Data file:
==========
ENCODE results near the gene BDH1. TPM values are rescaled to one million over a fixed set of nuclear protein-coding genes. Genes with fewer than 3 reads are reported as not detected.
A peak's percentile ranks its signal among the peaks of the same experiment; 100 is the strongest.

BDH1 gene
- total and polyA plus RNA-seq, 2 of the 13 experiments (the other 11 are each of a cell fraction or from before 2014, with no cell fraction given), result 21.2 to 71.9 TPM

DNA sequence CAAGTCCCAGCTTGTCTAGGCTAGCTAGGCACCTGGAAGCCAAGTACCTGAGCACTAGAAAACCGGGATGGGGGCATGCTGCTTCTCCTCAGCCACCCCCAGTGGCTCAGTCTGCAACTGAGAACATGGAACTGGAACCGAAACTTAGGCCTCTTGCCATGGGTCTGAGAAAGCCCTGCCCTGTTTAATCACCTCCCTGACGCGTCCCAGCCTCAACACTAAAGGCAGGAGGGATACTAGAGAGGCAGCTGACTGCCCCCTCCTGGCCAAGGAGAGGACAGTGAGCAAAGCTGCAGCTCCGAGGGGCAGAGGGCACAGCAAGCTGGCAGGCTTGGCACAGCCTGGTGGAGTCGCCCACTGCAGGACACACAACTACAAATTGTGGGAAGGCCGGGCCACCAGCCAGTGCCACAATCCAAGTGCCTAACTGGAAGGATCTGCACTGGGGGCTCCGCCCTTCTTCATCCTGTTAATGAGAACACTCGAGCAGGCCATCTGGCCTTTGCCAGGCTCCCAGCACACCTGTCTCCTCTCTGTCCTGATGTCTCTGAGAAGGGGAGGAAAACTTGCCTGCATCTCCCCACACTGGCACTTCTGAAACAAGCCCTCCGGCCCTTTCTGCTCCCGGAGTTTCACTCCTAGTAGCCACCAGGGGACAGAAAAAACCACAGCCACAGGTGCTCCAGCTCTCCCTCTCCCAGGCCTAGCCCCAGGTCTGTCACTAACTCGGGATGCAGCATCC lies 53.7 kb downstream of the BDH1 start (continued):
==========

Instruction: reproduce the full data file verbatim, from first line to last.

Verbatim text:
ENCODE results near the gene BDH1. TPM values are rescaled to one million over a fixed set of nuclear protein-coding genes. Genes with fewer than 3 reads are reported as not detected.
A peak's percentile ranks its signal among the peaks of the same experiment; 100 is the strongest.

BDH1 gene
- total and polyA plus RNA-seq, 2 of the 13 experiments (the other 11 are each of a cell fraction or from before 2014, with no cell fraction given), result 21.2 to 71.9 TPM

DNA sequence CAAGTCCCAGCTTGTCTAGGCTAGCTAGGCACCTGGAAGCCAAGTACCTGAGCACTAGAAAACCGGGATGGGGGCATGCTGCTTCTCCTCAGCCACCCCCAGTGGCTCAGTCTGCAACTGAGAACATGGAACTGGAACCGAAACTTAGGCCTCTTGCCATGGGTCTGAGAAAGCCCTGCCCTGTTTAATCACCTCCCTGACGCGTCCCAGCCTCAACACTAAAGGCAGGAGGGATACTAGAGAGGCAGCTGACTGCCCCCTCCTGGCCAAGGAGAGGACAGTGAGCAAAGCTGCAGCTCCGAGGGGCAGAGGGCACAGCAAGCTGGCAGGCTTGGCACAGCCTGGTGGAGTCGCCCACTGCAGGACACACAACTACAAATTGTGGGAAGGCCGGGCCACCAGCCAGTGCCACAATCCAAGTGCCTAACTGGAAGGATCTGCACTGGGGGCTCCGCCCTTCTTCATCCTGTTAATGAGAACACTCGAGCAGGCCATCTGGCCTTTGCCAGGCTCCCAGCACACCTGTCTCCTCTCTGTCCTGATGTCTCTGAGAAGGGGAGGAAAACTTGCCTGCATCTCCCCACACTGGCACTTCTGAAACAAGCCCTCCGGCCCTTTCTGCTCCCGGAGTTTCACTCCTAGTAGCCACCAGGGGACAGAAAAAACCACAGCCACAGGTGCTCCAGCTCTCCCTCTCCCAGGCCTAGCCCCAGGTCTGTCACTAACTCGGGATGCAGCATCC lies 53.7 kb downstream of the BDH1 start (continued):